LAS VEGAS (KLAS) — For decades, the guideline for most women to start getting screened for breast cancer starts at 40 years old.
But many women who are getting diagnosed with cancer are much younger than that.
The woman you’ll meet in this story said she has no family history of breast cancer, no genetic markers, and is young, in her early 30s.
She got a mammogram to check on a benign cyst she’s had since she was a teenager. However, it wasn’t a screening that caught her cancer, but something she did herself.
She knew she had cancer after feeling a hard pea-sized lump in her breast, but just two months earlier, her mammogram was clear.
“I can positively say, I’m a key witness to it, that self-breast exams saved my life,” said Dr. Lightning.
Dr. Lightning is a primary care physician with her own practice, so she knows the importance of routine screenings. But at 33, with no family history or genetic markers, there was really no need for a mammogram.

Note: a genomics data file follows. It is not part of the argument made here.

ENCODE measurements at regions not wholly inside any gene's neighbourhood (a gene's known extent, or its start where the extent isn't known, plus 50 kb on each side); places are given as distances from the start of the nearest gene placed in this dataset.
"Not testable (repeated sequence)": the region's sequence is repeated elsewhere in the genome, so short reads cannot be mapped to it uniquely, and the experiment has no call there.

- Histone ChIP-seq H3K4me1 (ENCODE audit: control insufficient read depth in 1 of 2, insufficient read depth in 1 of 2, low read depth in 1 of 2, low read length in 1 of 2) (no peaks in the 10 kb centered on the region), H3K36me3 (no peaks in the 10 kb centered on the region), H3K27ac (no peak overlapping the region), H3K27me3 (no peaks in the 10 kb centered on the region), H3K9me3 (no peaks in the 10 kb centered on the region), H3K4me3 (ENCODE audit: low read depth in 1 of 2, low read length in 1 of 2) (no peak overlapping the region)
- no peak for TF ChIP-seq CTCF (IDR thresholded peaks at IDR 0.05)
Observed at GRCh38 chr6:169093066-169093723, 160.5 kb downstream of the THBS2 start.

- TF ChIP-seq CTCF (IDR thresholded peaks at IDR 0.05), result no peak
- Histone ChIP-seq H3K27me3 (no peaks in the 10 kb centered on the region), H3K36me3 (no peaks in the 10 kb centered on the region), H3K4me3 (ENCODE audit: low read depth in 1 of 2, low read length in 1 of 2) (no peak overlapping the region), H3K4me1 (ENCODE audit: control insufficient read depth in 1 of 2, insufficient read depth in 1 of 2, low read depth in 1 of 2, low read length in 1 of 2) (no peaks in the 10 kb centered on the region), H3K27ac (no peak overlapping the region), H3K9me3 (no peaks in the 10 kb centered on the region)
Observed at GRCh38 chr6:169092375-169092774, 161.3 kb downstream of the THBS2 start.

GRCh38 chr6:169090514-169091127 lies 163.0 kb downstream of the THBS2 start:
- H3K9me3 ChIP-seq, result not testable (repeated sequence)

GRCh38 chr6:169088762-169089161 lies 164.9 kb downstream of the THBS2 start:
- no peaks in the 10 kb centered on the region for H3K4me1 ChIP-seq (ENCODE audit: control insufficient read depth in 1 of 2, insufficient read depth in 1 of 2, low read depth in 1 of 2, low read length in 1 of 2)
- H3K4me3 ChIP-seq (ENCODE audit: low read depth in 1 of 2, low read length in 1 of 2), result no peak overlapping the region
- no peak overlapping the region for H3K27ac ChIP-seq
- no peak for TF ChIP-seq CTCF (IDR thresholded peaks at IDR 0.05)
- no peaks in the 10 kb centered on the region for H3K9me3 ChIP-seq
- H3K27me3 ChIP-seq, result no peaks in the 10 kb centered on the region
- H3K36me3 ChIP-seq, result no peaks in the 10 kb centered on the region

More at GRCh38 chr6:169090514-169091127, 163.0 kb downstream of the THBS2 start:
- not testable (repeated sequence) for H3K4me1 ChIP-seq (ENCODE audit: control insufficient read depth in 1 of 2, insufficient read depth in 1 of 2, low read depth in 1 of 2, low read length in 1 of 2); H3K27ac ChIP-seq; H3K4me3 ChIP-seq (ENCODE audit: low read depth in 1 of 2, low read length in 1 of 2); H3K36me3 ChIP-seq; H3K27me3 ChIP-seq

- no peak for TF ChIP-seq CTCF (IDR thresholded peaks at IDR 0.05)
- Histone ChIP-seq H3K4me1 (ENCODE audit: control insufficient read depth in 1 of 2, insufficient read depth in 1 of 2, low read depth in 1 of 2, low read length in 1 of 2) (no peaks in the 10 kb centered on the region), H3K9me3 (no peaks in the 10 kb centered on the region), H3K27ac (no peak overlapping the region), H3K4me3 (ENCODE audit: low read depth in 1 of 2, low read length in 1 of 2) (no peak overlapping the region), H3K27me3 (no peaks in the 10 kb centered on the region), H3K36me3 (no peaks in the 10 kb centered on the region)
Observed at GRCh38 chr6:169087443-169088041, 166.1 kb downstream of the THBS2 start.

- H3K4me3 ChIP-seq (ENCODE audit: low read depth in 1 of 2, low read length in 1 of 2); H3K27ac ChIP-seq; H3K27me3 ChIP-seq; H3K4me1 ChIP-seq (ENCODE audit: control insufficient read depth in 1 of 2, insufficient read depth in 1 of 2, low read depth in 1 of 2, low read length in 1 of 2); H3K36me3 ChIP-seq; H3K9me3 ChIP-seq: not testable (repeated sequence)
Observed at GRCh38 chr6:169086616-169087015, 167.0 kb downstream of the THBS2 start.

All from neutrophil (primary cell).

However, once she felt that lump, it turned her world upside down.
“From the time that I had my first appointment with oncologists to the time I actually started chemotherapy, my breast tumor doubled in size,” she said.
The diagnosis was ductal carcinoma, an aggressive and fast-growing breast cancer. She took to sharing her journey on social media, starting with chemotherapy and losing her hair before heading straight to surgery for a double mastectomy.
The next step on Dr. Lightning’s journey, she said, is reconstructive surgery.
“The key to survival and not dying from it is catching it early and starting treatment early,” said Dr. Lightning.
She said she wants to warn other women not to ignore their own bodies.
“It’s worth it, it’s worth your life, it’s worth your health,” she said.